Posts Tagged #MeToo
Thappad begins with the routine family life of Amrita (Taapsee Pannu) a happily married housewife and her husband, Vikran (Pavail Gulati). Vikram works in a reputed company and is aggressively focused on climbing the corporate ladder that will ultimately take him to London, as the head honcho. Amrita is aware of how much his career means to Vikram, and is fully focused on supporting her husband. Her life revolves around looking for his comfort and attending to his mother, Sulochana (Tanvi Azmi).
Vikarm is elated when he is selected for the desired role and throws a celebration party to his friends. During the celebration, he gets the news that another white man is deemed more appropriate and Vikram would be reporting to him. Vikram has a heated argument with one of his superiors Rajhans, who was attending the party. When Amrita comes in the middle and tries to stop him for escalating the argument, Vikram’s anger turns on her and he slaps her. This thappad begins a chain of events and forms the core theme of the movie.
This movie is a MeToo moment for me and is personal for me in several ways, although for me, it wasn’t the first thappad and lack of apology. But after I let go of the first thappad after tearful apologies, the apologies became less frequent and genuine and then disappeared, and thappads became more routine. In a changing India, Amrita refuses to brush off this single incident of violence and public humiliation. When she questions her life choices and finally her marriage, Vikran propelled by anger and bad advice, transforms a no contest, mutual consent divorce into a full blown court battle. That was another MeToo moment for me and a reminder of the time when my appeal for mediation was thrown out and the accusations and fake accusations were launched, casting me as an abuser and mentally unstable. It is easy to be charming in public and in periods of happiness, but as a society and in family units, we need to ask a question, how do people react under stress and outside of the public eye, and do women get to bear the brunt of family stress and do they lose their right to be happy, one smile at a time?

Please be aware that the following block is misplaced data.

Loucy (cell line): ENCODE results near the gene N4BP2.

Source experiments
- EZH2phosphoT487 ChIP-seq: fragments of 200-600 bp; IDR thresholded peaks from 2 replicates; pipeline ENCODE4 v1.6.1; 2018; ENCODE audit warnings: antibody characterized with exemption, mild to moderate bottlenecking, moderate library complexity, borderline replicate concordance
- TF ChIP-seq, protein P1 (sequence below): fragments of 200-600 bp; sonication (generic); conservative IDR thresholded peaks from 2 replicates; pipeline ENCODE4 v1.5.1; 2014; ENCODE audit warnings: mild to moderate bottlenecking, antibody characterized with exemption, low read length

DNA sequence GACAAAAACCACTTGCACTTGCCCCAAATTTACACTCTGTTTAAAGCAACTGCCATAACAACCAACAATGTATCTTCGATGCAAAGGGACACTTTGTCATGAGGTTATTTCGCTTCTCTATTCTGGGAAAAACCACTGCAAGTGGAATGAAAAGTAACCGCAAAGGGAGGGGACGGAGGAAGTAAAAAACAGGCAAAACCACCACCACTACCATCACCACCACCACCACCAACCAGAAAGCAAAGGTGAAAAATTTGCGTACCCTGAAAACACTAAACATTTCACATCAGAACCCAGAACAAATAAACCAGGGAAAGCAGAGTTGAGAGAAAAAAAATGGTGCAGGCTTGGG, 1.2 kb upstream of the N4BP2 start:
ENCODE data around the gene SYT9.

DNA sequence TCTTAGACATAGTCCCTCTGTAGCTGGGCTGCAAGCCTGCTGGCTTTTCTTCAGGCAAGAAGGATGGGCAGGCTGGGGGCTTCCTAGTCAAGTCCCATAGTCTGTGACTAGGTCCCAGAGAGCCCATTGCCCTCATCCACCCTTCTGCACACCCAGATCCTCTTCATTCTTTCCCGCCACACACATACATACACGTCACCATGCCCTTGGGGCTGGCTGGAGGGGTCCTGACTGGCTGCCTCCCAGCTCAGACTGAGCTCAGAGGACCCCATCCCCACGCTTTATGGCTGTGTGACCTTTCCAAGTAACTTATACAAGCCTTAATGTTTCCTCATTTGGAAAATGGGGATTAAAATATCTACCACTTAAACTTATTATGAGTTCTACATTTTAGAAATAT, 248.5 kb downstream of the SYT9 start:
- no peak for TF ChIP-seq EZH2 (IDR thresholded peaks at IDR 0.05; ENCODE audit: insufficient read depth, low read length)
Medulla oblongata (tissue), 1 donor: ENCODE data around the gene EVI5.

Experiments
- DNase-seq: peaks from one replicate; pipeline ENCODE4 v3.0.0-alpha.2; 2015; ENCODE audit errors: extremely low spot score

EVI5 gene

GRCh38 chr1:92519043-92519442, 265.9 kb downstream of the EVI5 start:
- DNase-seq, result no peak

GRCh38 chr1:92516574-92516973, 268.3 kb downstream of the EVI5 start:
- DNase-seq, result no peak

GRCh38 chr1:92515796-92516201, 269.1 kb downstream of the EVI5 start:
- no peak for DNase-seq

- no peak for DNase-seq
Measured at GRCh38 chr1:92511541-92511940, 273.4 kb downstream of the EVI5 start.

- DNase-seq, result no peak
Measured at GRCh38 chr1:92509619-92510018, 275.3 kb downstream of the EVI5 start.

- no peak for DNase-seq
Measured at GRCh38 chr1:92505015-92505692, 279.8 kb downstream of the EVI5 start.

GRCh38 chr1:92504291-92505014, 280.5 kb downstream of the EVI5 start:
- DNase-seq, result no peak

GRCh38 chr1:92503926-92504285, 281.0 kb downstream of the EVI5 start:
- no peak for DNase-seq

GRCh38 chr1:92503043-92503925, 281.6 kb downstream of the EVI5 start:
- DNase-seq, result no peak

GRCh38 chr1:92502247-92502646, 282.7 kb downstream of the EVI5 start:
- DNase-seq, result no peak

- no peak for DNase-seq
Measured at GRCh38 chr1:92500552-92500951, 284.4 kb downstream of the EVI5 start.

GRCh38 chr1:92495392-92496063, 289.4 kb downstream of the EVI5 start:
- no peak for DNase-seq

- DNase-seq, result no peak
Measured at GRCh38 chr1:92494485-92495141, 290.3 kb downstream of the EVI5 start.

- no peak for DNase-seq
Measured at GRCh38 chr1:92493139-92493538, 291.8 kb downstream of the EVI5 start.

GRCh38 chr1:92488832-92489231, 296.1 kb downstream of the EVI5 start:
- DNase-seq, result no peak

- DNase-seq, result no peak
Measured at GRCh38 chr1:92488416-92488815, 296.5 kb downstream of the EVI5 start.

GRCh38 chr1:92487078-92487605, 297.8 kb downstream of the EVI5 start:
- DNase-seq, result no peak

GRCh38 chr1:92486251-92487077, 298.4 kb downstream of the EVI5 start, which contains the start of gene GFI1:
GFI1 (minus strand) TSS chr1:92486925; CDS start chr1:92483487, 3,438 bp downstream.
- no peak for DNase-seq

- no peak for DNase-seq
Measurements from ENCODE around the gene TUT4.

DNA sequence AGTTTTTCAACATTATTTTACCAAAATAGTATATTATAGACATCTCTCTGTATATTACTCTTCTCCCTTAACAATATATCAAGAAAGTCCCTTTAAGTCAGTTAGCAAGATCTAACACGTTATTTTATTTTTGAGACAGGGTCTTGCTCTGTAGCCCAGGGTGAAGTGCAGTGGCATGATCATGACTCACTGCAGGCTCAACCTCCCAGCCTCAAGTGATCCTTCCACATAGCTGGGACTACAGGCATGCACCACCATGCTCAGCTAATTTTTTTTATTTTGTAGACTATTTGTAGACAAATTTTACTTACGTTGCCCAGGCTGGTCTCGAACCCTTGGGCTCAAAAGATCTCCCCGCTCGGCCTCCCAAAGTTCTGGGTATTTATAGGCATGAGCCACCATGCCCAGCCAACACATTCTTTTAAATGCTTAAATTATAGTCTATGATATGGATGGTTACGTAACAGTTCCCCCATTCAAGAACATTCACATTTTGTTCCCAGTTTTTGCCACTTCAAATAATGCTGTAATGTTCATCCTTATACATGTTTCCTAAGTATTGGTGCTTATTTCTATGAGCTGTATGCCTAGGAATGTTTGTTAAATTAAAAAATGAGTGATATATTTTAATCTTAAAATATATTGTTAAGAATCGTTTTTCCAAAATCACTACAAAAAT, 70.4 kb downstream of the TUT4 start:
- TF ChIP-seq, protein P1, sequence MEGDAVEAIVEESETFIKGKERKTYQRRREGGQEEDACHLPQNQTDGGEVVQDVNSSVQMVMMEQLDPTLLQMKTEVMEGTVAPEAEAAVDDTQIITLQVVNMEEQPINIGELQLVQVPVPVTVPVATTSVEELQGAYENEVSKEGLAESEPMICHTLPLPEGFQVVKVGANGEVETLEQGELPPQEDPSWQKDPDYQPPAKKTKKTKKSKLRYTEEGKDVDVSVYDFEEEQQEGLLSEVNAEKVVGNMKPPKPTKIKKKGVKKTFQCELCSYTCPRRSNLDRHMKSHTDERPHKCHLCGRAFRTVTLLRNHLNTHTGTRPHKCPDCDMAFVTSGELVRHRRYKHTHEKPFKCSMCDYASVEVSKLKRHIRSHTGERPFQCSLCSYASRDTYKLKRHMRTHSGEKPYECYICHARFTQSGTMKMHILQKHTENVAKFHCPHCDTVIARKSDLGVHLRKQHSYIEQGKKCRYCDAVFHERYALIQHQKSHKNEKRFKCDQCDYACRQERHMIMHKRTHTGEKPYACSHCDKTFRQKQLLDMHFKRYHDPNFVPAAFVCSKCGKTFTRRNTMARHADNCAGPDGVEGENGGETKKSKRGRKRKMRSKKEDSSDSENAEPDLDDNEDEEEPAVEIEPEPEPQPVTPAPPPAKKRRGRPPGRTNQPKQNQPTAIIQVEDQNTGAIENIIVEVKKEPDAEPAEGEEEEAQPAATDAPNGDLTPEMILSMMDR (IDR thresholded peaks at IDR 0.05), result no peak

The movie does not make light of a thappad, nor does it make a thappad bigger than what it is. Instead, what the film does is to serve as a thoughtful reminder that abuse should not be an acceptable aspect in a relationship and love, respect and happiness are closely tied together. Amrita says, मुझे वहां रहना नथी जहाँ पे मेरी वेल्यू न हो and she says, “I want to be happy and when I say, I am happy, I don’t want to look unreal”. Even while making a compelling case for a woman’s right to genuine happiness, the movie does not downgrade into men bashing thoughtlessness. And even when the movie focuses on happiness which would be at a higher level in Maslows’s hierarchy of needs, the film does not fail to show the struggles of women like Amrita’s maid, who are battling domestic violence at home on a daily basis, while working in low level jobs.